Well, what an adventure we’ve partaken.  I hope these tips have been helpful over the past two weeks.  If you haven’t read week one, or two—feel free to click the links to catch-up.   I love communicating and casting vision.  If you’re like me, you get extremely excited at the opportunity to connect the dots for people in their journey of faith, life, work, and family.

God has given you the opportunity to speak Truth in people’s lives.  No matter where you are, or who you are, we all possess leadership and influence.  Leaders, influencers, you are creating space for people’s own self-discovery.  Be present in their life and help carry them to a being of learning and betterment.  Don’t neglect your ability to lead, because if not YOU then WHO?   If you’re not going to communicate vision and hope, are you going to wait idly by for someone else to carry the task?

Harness your gift and your strengths that make you uniquely you and simply be.

Be present

Be real

Be hopeful

Be alive

Be a visionary

Be a light

Be a prophet

God has called you to this moment in other’s lives—Be there.

So,the final three thoughts.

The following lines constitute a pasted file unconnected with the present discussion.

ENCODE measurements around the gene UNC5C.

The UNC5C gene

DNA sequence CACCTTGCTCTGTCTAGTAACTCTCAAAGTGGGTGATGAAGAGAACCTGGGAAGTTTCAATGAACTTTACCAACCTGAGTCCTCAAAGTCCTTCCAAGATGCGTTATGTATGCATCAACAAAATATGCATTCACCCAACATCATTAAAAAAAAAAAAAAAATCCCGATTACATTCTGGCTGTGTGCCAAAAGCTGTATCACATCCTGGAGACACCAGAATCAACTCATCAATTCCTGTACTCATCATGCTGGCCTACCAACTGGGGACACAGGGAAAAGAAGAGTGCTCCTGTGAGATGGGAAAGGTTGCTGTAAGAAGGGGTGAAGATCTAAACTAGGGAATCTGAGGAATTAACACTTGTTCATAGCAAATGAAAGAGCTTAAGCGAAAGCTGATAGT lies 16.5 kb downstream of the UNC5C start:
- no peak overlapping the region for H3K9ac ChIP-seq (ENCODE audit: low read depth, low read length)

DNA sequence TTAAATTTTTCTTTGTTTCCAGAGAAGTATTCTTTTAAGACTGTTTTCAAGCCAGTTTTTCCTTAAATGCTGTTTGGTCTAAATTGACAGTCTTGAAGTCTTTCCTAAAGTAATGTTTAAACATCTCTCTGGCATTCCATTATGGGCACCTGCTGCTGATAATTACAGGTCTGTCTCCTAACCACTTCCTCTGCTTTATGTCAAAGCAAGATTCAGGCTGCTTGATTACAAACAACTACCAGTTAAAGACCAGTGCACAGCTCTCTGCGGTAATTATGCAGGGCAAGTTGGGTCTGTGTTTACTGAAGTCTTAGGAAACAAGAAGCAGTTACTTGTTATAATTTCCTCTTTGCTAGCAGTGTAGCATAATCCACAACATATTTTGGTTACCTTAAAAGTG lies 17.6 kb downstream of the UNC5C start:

1. Be a prophet 

Repeatedly, God tasks the prophets of the Old Testament to listen and obey. Their voice brought light into darkness, order into chaos, and life into death.   We as leaders are prophets; we have the opportunity to share Truth to people.  Don’t flee a people group because they’re different (See Jonah), or have a different experience than you.  Learn from them; see them as worthy of your calling.  Don’t be afraid to have a prophetic voice in your communication.  Speak of the injustice that marginalized people experience. Raise a banner of hope for those without a voice.  Make the space for God’s voice to be heard through your willingness to be a prophet. Listen and obey and your communication will be more authentic for it. Prophets of the Old Testament never had it easy. They often communicated things that Israel had to hear, but didn’t have the humility to receive it. There are words you have been given to say, regardless of your platform—use them.

2. Prepare

Oh, please prepare.  Do the proper work and research for your topic.  Attempt to memorize as much of your notes or manuscript as possible.  I usually spend one entire week prior to speaking trying to memorize as much of my manuscript as I can.  It doesn’t have to be verbatim, just learn the general ideas of what you’re attempting to speak.  Have your major points locked in your head and the general line of thinking for your points.   If your manuscript is organized well, it should be easy to memorize.

3. Pray